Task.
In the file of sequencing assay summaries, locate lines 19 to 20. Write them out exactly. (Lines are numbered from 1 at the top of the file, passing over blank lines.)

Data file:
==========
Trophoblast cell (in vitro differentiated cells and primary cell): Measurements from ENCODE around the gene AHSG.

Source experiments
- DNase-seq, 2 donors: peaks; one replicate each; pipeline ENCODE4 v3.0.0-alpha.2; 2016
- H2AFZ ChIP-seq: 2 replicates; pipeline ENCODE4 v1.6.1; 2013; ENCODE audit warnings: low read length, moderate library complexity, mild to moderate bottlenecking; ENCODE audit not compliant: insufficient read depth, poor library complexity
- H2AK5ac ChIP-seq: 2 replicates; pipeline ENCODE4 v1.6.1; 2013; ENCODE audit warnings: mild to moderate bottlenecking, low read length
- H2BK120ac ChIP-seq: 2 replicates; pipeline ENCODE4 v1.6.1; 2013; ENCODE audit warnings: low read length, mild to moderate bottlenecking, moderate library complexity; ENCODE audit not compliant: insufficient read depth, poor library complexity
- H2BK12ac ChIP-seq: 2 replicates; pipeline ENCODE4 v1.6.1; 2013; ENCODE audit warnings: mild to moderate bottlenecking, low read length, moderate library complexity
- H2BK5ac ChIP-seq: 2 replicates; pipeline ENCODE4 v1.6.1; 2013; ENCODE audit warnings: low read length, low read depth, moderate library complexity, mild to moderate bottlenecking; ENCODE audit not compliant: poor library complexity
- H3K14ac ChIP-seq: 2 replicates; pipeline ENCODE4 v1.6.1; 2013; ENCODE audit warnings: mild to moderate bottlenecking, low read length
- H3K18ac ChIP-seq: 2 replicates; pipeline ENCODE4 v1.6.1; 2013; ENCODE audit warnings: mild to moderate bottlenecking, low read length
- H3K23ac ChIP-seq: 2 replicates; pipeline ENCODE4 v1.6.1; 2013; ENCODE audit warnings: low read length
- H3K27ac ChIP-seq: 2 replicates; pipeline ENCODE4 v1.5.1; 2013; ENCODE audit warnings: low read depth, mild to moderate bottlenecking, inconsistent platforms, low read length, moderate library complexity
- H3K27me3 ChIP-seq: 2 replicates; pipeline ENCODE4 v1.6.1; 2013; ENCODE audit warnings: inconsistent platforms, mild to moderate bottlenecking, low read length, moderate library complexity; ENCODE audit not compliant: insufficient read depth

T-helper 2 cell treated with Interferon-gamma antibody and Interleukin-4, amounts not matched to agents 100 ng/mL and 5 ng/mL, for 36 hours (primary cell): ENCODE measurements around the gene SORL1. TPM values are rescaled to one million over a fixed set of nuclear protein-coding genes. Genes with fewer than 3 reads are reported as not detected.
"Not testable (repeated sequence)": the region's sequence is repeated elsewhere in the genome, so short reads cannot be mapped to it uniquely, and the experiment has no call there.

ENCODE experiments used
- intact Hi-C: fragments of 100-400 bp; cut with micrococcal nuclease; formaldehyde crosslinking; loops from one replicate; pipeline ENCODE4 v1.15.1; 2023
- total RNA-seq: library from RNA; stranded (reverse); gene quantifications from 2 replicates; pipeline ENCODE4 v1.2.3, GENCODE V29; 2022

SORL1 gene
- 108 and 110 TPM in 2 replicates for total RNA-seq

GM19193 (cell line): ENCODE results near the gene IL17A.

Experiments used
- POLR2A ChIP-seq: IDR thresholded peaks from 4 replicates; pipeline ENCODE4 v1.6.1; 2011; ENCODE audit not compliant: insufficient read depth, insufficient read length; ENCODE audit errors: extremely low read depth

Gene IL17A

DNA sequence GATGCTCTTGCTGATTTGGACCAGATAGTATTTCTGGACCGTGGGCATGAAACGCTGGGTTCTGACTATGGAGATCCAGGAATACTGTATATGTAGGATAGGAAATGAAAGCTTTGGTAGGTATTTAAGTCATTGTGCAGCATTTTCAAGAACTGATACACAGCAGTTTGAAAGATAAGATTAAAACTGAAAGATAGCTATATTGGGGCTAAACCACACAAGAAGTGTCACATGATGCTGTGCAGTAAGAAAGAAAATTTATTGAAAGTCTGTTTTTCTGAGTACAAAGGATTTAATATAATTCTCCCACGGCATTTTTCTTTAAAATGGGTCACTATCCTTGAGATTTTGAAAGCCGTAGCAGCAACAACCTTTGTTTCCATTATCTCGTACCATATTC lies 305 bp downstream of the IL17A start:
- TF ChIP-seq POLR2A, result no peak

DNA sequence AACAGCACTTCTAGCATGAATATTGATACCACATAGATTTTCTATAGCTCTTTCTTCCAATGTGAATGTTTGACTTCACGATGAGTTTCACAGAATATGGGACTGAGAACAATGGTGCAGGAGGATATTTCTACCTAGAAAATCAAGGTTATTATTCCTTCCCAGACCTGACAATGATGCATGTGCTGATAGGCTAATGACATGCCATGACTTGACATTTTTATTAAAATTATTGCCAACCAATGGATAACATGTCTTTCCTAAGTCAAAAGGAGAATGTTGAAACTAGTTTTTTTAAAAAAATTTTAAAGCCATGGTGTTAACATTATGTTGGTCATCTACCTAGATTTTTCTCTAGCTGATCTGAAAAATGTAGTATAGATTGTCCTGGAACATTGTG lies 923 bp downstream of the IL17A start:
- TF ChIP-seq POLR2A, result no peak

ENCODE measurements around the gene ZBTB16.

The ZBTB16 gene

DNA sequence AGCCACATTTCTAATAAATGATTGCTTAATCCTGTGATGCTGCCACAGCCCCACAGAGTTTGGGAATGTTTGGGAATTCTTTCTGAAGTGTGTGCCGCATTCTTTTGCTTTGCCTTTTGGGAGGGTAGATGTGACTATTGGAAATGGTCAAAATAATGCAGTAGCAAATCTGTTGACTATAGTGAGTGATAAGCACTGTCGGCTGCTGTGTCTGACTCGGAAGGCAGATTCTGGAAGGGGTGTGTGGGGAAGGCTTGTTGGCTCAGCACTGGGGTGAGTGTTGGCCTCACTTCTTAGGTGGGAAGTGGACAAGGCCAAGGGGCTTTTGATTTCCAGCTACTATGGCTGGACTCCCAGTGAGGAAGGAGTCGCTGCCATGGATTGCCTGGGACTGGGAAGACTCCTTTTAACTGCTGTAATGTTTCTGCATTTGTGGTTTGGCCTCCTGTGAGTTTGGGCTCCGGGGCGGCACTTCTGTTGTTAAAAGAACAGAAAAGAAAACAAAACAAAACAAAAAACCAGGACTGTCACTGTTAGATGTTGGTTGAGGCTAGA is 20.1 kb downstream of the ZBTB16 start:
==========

SORL1 gene
- 108 and 110 TPM in 2 replicates for total RNA-seq